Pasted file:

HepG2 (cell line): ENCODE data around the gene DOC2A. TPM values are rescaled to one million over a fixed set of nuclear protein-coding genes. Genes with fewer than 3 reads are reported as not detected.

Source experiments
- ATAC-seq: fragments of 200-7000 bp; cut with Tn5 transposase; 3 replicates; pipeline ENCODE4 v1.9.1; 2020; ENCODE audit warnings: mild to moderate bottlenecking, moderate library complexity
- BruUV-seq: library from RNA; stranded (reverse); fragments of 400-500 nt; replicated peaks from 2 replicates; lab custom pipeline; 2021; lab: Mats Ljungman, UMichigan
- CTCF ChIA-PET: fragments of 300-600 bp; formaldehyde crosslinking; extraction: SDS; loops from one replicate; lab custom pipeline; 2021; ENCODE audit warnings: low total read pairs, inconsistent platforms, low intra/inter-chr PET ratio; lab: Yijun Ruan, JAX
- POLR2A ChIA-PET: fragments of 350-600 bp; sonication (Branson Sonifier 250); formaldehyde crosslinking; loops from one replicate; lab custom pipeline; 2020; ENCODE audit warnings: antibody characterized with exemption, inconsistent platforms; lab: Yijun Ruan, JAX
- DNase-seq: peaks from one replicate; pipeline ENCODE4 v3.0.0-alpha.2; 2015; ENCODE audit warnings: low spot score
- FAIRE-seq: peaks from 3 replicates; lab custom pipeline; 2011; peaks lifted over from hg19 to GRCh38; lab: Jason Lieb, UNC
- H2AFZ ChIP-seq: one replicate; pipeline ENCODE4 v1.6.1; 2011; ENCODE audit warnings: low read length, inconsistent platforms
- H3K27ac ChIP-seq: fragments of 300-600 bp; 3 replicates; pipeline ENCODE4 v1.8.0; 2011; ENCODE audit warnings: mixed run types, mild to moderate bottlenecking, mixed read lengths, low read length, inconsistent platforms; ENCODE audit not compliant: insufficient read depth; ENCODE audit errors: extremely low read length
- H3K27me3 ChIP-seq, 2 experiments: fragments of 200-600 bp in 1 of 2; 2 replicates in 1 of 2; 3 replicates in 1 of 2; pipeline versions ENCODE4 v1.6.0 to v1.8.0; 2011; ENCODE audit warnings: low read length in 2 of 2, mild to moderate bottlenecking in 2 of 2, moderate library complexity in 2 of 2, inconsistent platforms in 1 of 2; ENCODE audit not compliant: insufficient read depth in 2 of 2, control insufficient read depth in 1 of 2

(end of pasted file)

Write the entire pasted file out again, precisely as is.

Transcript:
HepG2 (cell line): ENCODE data around the gene DOC2A. TPM values are rescaled to one million over a fixed set of nuclear protein-coding genes. Genes with fewer than 3 reads are reported as not detected.

Source experiments
- ATAC-seq: fragments of 200-7000 bp; cut with Tn5 transposase; 3 replicates; pipeline ENCODE4 v1.9.1; 2020; ENCODE audit warnings: mild to moderate bottlenecking, moderate library complexity
- BruUV-seq: library from RNA; stranded (reverse); fragments of 400-500 nt; replicated peaks from 2 replicates; lab custom pipeline; 2021; lab: Mats Ljungman, UMichigan
- CTCF ChIA-PET: fragments of 300-600 bp; formaldehyde crosslinking; extraction: SDS; loops from one replicate; lab custom pipeline; 2021; ENCODE audit warnings: low total read pairs, inconsistent platforms, low intra/inter-chr PET ratio; lab: Yijun Ruan, JAX
- POLR2A ChIA-PET: fragments of 350-600 bp; sonication (Branson Sonifier 250); formaldehyde crosslinking; loops from one replicate; lab custom pipeline; 2020; ENCODE audit warnings: antibody characterized with exemption, inconsistent platforms; lab: Yijun Ruan, JAX
- DNase-seq: peaks from one replicate; pipeline ENCODE4 v3.0.0-alpha.2; 2015; ENCODE audit warnings: low spot score
- FAIRE-seq: peaks from 3 replicates; lab custom pipeline; 2011; peaks lifted over from hg19 to GRCh38; lab: Jason Lieb, UNC
- H2AFZ ChIP-seq: one replicate; pipeline ENCODE4 v1.6.1; 2011; ENCODE audit warnings: low read length, inconsistent platforms
- H3K27ac ChIP-seq: fragments of 300-600 bp; 3 replicates; pipeline ENCODE4 v1.8.0; 2011; ENCODE audit warnings: mixed run types, mild to moderate bottlenecking, mixed read lengths, low read length, inconsistent platforms; ENCODE audit not compliant: insufficient read depth; ENCODE audit errors: extremely low read length
- H3K27me3 ChIP-seq, 2 experiments: fragments of 200-600 bp in 1 of 2; 2 replicates in 1 of 2; 3 replicates in 1 of 2; pipeline versions ENCODE4 v1.6.0 to v1.8.0; 2011; ENCODE audit warnings: low read length in 2 of 2, mild to moderate bottlenecking in 2 of 2, moderate library complexity in 2 of 2, inconsistent platforms in 1 of 2; ENCODE audit not compliant: insufficient read depth in 2 of 2, control insufficient read depth in 1 of 2